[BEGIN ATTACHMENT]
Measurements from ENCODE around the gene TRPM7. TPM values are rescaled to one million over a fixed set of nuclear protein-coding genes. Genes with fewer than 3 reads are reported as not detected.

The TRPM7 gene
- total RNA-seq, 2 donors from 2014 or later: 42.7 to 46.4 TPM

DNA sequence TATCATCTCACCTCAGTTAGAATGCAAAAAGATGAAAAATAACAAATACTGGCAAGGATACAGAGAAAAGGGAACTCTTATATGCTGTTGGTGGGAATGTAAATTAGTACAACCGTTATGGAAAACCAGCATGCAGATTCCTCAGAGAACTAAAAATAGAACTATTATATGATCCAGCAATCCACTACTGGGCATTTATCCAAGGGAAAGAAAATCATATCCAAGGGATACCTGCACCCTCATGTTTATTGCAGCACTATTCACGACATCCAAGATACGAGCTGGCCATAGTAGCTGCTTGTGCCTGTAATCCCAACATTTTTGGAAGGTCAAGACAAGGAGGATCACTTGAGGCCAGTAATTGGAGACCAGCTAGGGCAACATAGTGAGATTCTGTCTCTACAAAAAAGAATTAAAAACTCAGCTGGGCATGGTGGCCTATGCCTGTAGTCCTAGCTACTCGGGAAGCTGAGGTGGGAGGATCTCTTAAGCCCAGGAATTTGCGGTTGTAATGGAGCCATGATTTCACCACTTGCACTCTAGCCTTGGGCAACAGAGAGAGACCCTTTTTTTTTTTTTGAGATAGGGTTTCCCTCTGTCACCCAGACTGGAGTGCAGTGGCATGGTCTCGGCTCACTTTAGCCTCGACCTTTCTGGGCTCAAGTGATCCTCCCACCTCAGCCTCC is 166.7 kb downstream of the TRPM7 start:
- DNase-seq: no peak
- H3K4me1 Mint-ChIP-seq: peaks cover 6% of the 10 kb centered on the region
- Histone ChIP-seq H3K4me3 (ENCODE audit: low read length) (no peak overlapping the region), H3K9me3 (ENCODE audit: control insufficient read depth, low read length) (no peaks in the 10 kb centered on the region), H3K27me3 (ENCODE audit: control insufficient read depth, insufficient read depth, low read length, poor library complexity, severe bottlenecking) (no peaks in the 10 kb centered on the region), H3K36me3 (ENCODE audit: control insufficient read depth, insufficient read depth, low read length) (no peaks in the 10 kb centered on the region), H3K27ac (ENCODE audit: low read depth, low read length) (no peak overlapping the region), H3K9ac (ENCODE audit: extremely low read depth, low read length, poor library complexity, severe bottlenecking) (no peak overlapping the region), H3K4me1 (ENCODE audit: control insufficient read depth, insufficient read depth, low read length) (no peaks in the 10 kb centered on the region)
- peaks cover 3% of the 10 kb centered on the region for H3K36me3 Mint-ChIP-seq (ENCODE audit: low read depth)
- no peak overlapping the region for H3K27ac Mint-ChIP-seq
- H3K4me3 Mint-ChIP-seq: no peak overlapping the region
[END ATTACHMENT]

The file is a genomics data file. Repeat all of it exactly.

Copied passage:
Measurements from ENCODE around the gene TRPM7. TPM values are rescaled to one million over a fixed set of nuclear protein-coding genes. Genes with fewer than 3 reads are reported as not detected.

The TRPM7 gene
- total RNA-seq, 2 donors from 2014 or later: 42.7 to 46.4 TPM

DNA sequence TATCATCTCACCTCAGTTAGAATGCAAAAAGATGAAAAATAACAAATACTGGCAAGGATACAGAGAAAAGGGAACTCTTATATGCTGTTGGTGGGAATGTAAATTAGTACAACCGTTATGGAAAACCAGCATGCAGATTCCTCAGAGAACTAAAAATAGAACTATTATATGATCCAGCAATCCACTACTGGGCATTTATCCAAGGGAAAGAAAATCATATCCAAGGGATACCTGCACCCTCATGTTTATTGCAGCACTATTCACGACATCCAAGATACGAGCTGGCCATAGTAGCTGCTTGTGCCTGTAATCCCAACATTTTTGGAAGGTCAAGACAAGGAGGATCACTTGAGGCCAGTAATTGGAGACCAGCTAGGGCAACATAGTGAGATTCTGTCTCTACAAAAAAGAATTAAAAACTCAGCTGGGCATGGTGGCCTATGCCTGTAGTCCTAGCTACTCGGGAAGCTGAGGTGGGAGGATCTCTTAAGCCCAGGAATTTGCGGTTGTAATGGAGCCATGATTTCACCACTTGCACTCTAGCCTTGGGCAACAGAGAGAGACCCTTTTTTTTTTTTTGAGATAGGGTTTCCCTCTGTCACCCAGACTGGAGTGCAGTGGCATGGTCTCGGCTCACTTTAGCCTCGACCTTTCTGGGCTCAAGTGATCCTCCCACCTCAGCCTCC is 166.7 kb downstream of the TRPM7 start:
- DNase-seq: no peak
- H3K4me1 Mint-ChIP-seq: peaks cover 6% of the 10 kb centered on the region
- Histone ChIP-seq H3K4me3 (ENCODE audit: low read length) (no peak overlapping the region), H3K9me3 (ENCODE audit: control insufficient read depth, low read length) (no peaks in the 10 kb centered on the region), H3K27me3 (ENCODE audit: control insufficient read depth, insufficient read depth, low read length, poor library complexity, severe bottlenecking) (no peaks in the 10 kb centered on the region), H3K36me3 (ENCODE audit: control insufficient read depth, insufficient read depth, low read length) (no peaks in the 10 kb centered on the region), H3K27ac (ENCODE audit: low read depth, low read length) (no peak overlapping the region), H3K9ac (ENCODE audit: extremely low read depth, low read length, poor library complexity, severe bottlenecking) (no peak overlapping the region), H3K4me1 (ENCODE audit: control insufficient read depth, insufficient read depth, low read length) (no peaks in the 10 kb centered on the region)
- peaks cover 3% of the 10 kb centered on the region for H3K36me3 Mint-ChIP-seq (ENCODE audit: low read depth)
- no peak overlapping the region for H3K27ac Mint-ChIP-seq
- H3K4me3 Mint-ChIP-seq: no peak overlapping the region